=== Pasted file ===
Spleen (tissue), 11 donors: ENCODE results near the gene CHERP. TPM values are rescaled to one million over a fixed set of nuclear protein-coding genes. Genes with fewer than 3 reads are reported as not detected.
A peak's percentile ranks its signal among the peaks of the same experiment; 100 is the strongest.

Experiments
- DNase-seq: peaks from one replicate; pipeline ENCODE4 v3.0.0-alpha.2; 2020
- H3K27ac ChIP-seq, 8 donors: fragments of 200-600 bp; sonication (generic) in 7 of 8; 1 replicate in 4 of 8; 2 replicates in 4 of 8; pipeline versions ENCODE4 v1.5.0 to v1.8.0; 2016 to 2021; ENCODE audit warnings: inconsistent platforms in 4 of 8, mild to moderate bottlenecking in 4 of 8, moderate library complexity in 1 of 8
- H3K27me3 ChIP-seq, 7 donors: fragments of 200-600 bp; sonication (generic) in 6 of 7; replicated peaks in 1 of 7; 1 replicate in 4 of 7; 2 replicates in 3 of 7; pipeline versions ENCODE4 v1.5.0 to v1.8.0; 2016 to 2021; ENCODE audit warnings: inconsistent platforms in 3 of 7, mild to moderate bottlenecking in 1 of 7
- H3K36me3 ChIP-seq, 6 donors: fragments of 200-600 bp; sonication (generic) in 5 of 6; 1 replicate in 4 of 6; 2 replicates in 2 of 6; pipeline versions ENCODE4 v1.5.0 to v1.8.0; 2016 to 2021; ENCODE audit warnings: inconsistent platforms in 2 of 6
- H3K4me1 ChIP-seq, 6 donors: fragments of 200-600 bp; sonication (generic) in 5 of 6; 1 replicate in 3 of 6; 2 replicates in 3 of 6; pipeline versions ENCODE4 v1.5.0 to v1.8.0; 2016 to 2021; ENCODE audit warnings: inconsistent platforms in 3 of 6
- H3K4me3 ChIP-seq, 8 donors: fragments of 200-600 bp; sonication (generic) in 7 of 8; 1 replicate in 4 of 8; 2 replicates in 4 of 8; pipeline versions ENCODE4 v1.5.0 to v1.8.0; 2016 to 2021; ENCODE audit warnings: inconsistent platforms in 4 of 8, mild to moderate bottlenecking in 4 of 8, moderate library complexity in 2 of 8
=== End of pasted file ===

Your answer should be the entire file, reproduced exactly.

Spleen (tissue), 11 donors: ENCODE results near the gene CHERP. TPM values are rescaled to one million over a fixed set of nuclear protein-coding genes. Genes with fewer than 3 reads are reported as not detected.
A peak's percentile ranks its signal among the peaks of the same experiment; 100 is the strongest.

Experiments
- DNase-seq: peaks from one replicate; pipeline ENCODE4 v3.0.0-alpha.2; 2020
- H3K27ac ChIP-seq, 8 donors: fragments of 200-600 bp; sonication (generic) in 7 of 8; 1 replicate in 4 of 8; 2 replicates in 4 of 8; pipeline versions ENCODE4 v1.5.0 to v1.8.0; 2016 to 2021; ENCODE audit warnings: inconsistent platforms in 4 of 8, mild to moderate bottlenecking in 4 of 8, moderate library complexity in 1 of 8
- H3K27me3 ChIP-seq, 7 donors: fragments of 200-600 bp; sonication (generic) in 6 of 7; replicated peaks in 1 of 7; 1 replicate in 4 of 7; 2 replicates in 3 of 7; pipeline versions ENCODE4 v1.5.0 to v1.8.0; 2016 to 2021; ENCODE audit warnings: inconsistent platforms in 3 of 7, mild to moderate bottlenecking in 1 of 7
- H3K36me3 ChIP-seq, 6 donors: fragments of 200-600 bp; sonication (generic) in 5 of 6; 1 replicate in 4 of 6; 2 replicates in 2 of 6; pipeline versions ENCODE4 v1.5.0 to v1.8.0; 2016 to 2021; ENCODE audit warnings: inconsistent platforms in 2 of 6
- H3K4me1 ChIP-seq, 6 donors: fragments of 200-600 bp; sonication (generic) in 5 of 6; 1 replicate in 3 of 6; 2 replicates in 3 of 6; pipeline versions ENCODE4 v1.5.0 to v1.8.0; 2016 to 2021; ENCODE audit warnings: inconsistent platforms in 3 of 6
- H3K4me3 ChIP-seq, 8 donors: fragments of 200-600 bp; sonication (generic) in 7 of 8; 1 replicate in 4 of 8; 2 replicates in 4 of 8; pipeline versions ENCODE4 v1.5.0 to v1.8.0; 2016 to 2021; ENCODE audit warnings: inconsistent platforms in 4 of 8, mild to moderate bottlenecking in 4 of 8, moderate library complexity in 2 of 8